(Star Tribune) One day after rioters destroyed the Sports Dome retail complex in St. Paul, a construction crew hired by the city knocked the building down because it was dangerously unstable.
Then the city presented the property owners with a $140,000 bill for what it would cost to haul away the debris.
“We were really upset about that,” said property owner Jay Kim, whose insurance policy covers a maximum of $25,000 in demolition costs. “We thought that was high. But we didn’t know how much demolition would cost at the time.”
Like dozens of other investors whose properties were severely damaged in the May riots, the Kim family was stunned to discover that the money it would collect from its insurance company for demolition won’t come close to the actual costs of doing the job. Most policies limit reimbursement to $25,000 to $50,000, but contractors have been submitting bids of $200,000 to $300,000.
In many cases, the price of the work is not much lower than the actual value of the property, records show.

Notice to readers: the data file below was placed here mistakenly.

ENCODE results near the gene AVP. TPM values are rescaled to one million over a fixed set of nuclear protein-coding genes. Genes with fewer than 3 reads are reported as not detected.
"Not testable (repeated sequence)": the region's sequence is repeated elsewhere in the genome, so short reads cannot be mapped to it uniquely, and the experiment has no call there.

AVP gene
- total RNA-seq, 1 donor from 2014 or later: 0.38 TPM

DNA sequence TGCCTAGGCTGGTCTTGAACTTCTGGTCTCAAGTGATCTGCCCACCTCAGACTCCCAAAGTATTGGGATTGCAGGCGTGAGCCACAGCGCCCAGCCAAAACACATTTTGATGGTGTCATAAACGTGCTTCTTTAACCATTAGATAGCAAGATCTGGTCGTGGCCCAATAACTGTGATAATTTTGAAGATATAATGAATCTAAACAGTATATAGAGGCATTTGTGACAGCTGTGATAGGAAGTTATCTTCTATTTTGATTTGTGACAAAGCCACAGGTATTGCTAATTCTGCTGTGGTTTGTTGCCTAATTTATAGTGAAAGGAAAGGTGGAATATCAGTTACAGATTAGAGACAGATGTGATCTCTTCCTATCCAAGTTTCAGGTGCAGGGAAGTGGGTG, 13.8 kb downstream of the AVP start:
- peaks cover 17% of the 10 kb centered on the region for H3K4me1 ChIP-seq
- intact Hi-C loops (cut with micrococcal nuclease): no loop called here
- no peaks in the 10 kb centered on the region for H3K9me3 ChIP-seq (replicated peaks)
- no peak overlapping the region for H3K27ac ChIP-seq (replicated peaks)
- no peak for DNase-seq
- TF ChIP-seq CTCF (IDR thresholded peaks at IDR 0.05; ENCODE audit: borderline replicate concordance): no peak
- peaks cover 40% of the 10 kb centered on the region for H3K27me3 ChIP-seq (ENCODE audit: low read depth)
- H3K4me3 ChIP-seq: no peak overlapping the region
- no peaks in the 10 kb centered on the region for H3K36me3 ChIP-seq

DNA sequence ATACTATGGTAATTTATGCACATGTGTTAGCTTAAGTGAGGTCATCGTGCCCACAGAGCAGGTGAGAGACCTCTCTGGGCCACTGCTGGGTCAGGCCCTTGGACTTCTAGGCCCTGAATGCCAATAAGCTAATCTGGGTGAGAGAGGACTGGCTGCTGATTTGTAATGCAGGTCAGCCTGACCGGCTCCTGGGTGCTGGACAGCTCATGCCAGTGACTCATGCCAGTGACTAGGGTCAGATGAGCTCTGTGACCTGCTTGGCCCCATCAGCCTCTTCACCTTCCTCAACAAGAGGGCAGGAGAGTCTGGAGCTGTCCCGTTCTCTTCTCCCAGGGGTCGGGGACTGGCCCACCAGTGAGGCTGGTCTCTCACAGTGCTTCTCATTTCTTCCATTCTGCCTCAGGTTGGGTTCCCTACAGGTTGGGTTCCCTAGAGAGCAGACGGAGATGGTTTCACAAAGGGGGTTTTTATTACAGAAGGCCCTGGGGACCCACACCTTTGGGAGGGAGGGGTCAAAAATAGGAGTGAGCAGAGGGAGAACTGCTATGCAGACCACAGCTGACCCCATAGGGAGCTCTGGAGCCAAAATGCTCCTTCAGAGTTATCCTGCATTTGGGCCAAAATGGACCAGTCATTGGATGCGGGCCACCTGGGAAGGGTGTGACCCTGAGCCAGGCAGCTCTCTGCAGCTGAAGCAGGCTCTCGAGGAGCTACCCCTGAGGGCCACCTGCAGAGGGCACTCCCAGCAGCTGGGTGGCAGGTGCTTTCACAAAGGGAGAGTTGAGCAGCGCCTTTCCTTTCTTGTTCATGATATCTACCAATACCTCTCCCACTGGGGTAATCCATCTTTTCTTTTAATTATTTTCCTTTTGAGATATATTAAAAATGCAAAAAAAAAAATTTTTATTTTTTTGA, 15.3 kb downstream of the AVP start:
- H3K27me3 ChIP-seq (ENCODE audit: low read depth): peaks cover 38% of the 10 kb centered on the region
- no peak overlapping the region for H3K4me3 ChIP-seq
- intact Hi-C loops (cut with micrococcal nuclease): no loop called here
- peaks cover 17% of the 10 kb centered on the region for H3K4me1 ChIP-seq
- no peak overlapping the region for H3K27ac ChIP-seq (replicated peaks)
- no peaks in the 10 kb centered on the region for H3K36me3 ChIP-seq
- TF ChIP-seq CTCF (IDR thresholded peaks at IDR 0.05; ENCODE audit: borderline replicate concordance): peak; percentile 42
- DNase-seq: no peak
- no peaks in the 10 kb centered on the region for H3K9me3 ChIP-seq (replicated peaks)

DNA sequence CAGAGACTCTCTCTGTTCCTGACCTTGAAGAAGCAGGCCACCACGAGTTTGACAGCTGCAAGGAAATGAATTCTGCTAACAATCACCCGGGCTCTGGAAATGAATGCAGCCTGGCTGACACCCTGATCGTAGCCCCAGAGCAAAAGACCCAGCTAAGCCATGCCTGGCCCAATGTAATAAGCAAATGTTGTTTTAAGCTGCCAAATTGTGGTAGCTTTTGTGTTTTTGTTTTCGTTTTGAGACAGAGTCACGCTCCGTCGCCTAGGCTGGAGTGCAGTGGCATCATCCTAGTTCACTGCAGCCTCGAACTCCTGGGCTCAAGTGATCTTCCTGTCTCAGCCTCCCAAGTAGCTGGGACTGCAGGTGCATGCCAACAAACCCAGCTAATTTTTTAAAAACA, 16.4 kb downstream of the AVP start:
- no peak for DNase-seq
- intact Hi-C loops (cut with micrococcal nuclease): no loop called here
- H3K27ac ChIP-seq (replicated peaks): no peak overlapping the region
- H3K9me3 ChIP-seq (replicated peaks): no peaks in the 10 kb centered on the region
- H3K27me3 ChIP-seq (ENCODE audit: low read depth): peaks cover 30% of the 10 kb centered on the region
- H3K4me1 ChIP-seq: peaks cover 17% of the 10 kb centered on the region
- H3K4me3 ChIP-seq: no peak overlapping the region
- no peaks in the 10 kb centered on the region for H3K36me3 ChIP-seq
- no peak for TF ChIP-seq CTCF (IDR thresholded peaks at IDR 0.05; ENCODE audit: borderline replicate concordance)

“I think that is price-gouging and they should contact the attorney general,” said Andrea Jenkins, vice president of the Minneapolis City Council. “That is a symbol of capitalism run amok.”
Contractors acknowledge that prices for riot-related work are far higher than usual, but they said that is because government regulations require them to treat all debris from a burned-out building as hazardous. Industry veteran Don Rachel said those rules can double demolition costs.
Demolition costs are so high that many rebuilding projects remain stuck in neutral, leaving large sections of Minneapolis and St. Paul with scorched buildings and piles of rubble that will linger for months.